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Salvation for the sages

The five-tier Rajagopuram of Saptharisheeswarar temple, Lalgudi.

ARUDHRA FESTIVAL is celebrated with great gusto and gaiety at the Saptharisheeswarar temple in Thiruthavathurai (Lalgudi), Tiruchi district. According to mythology, the presiding deity of the temple, Lord Siva, conveys the message that even the wisest and most venerated sages will have to undergo punishment if, in a fit of anger, they take any action which will hurt their chaste wives. With the great river Coleroon flowing near the town, the Saptharisheeswarar temple, dating back to the seventh century, is a marvellous example of the devotion of Pallava, Chola, Pandya and Nayak kings to the art and craft of building temples. Saint-composer Tyagaraja had offered homage to the Lord by composing the Lalgudi Pancharathna kritis in ragas Bhairavi, Todi, Kalyani, Kambhoji and Madhyamavathi.

These songs, along with the 112 Pillai Tamil hymns composed by Meenakshisundaram Pillai and the hymn of Arunagiri Nathar are inscribed on the walls of the Amman (Perunthiru Piratii) temple.

The sanctum sanctorum of the Saptharisheeswarar temple is facing west and the Amman shrine the east. The five-tier majestic Rajagopuram with beautiful sculptures welcomes the devotees.

As one enters the temple via the Thiruvathirai mandapam, one can see the 12 rasis engraved on the ceiling. Separate shrines for Mahalakshmi and Saraswathi in the Maha Mandapam are special features. Close-by are the idols of Athri, Brigu, Pulasthiyar, Vasishtar, Gowthamar, Angeerasar and Marichi offering worship to the Lord. Lord Siva created from his own self, Lord Muruga, to annihilate the demon Tharaka. The seven rishis agreed that they would look after little Muruga in their own ashrams.

However Arundathi, Vasishtar's wife refused to nurse the baby and offer milk. This infuriated the sages and they sent away their wives from their hermitages.

When Lord Muruga came to know of this, he cursed that the seven sages should take birth on earth and undergo many sufferings.

The rishis took birth on earth and did penance in the Panchanadeeswarar temple in Tiruvaiyaru on the banks of the Cauvery.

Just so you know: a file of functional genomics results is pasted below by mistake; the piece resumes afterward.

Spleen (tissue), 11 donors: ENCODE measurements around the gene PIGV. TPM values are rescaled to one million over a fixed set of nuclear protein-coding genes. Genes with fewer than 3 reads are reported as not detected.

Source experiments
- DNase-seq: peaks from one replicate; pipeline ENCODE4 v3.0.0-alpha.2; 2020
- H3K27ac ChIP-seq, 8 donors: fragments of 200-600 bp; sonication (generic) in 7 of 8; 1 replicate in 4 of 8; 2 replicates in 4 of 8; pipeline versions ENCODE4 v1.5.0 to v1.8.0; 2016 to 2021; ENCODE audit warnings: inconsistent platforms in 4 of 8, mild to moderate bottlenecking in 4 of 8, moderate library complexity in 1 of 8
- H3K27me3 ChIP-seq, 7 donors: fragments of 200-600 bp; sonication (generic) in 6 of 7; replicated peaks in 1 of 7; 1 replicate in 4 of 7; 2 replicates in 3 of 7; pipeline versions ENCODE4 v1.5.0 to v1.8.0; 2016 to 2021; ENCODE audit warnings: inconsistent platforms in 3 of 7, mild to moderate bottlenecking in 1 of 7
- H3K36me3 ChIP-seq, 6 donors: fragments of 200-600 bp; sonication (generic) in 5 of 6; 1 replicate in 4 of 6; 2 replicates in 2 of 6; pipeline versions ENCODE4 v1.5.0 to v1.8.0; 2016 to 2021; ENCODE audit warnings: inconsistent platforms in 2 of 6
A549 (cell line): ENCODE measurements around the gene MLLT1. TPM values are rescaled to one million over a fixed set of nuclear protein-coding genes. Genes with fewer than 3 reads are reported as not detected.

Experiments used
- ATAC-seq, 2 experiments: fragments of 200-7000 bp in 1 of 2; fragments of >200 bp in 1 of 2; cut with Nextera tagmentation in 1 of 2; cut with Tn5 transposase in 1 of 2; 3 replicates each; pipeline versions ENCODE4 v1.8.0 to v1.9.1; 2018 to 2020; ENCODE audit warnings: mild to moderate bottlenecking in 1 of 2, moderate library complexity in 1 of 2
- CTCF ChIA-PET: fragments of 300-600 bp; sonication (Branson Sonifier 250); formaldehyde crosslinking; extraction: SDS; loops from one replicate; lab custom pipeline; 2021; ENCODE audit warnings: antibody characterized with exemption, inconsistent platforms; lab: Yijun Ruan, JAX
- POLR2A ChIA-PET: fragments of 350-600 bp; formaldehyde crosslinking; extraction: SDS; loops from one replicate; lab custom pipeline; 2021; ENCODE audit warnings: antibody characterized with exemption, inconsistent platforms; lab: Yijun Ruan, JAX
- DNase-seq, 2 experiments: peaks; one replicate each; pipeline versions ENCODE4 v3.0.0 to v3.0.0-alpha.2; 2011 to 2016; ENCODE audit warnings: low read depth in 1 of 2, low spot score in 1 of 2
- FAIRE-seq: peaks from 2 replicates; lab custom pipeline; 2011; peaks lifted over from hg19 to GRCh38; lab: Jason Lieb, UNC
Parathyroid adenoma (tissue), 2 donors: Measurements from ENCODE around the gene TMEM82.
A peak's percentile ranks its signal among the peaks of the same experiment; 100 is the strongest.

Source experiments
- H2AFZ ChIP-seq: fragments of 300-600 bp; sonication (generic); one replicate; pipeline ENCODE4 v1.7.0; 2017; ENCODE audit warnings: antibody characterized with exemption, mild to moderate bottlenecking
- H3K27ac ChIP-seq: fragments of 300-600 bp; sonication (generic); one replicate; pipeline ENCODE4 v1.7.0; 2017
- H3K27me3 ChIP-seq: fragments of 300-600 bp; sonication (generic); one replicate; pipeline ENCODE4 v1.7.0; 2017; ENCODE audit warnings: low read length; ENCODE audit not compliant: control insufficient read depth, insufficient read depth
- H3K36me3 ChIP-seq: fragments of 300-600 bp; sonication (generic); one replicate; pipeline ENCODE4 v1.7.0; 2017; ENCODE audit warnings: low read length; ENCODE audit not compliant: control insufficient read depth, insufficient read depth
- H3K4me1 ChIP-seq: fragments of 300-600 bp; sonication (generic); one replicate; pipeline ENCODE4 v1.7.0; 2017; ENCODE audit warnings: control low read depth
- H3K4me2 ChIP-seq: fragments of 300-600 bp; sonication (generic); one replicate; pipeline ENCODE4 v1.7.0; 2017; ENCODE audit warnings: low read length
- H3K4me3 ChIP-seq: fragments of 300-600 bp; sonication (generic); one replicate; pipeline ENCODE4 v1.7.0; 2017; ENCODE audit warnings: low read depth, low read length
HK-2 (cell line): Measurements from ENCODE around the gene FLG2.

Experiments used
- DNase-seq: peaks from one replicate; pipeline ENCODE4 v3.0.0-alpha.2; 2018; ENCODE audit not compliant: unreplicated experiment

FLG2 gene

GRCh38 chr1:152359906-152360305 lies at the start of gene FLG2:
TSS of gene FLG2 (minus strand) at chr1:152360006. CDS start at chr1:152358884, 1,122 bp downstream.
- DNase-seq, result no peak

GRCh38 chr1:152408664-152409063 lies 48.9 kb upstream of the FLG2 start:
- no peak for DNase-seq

Lord Saptharisheeswarar, satisfied that the sages had suffered enough gave them salvation. Since the seven rishis had offered prayers to end their miseries, this place is known as Thiruthavathurai.

The Utsavar idol of Lord Saptharisheeswarar at Lalgudi

Thirunavakkarasar and Thirugnana Sambandar both refer to the greatness of the Thiruthavathurai temple in their hymns.

There are over 120 inscriptions, Pallava, Chola and Pandya. The Pallava king Nandi Potharayan had made a donation for the temple for lighting lamps and conduct of festivals.

King Rajakesari Varman in his inscriptions prescribes punishment for those who do not perform the task of lighting lamps assigned to them

The Ardhanareeswara, Bikshandar and Veenadhara Dakshinamurthi granite idols in the koshtas of the sanctum sanctorum are the finest pieces of Chola sculpture.

A unique feature of the Navagrahas in the temple is that they all are facing the Sun God. A very rare Siva sculpture with Kattuvanga and one of Chamundi have been found by the scholars of the Dr. Rajamanickanar Center for Historical Studies.

In all the ancient scriptures and records the place is known as Thiruthavathurai. However during the invasion of Malik Kafur down south the troops were wonderstruck by the red tint at the top of the temple tower and called the place Lalgudi (red town) and the place came to be known by that name. The Swayambu Siva Lingam in the sanctum sanctorum is also seen with a red tinge.

Arudhra darshan

Arudhra is the most important festival in the temple. Nine days prior to the Arudra Darshan day, music, discourses and mythological plays are staged at the special mantapam that attracts devotees.

On the day prior to the Arudra festival idols of the Lord and Amman are decorated in the special Thiruvavaduturai mandapam and taken out in a procession. Chitra Pournami, Adipooram , Navarathri, Skanda Sashti, Thai poosam, Vasanthotsavam, etc. are celebrated in the temple with traditional fervour. Special mention may be made of the Saptha-Sthana festival in the month of Panguni (March-April) when the Lord in procession visits the important temples in Idayathamangalam, Manthurai, Angarai, Anbil Thurai, Manakkal, Mayilrangam and Sathyamangalam. The sacred tree of the temple is the banyan. Kumbabishekam was performed in 1952 and 1993.

The temple car

The Saptharisheeswarar temple car is the third tallest in the state after the Tiruvarur and Tiruvidaimarudhur temples in Thanjavur district. The temple car, however, had its last run in 1936. Thanks to the painstaking efforts of the temple authorities the car with brilliant and intricately carved wooden panels are preserved under a tin roof. One of the panels portrays an aerial view of the Saptharisheeswarar temple with the seven sages offering homage to the Lord from above. The devotees wish that if the car festival cannot be celebrated for logistic reasons at least during the Chitirai festival, temple car should be kept open and prayers offered to the deities placed in the temple car.


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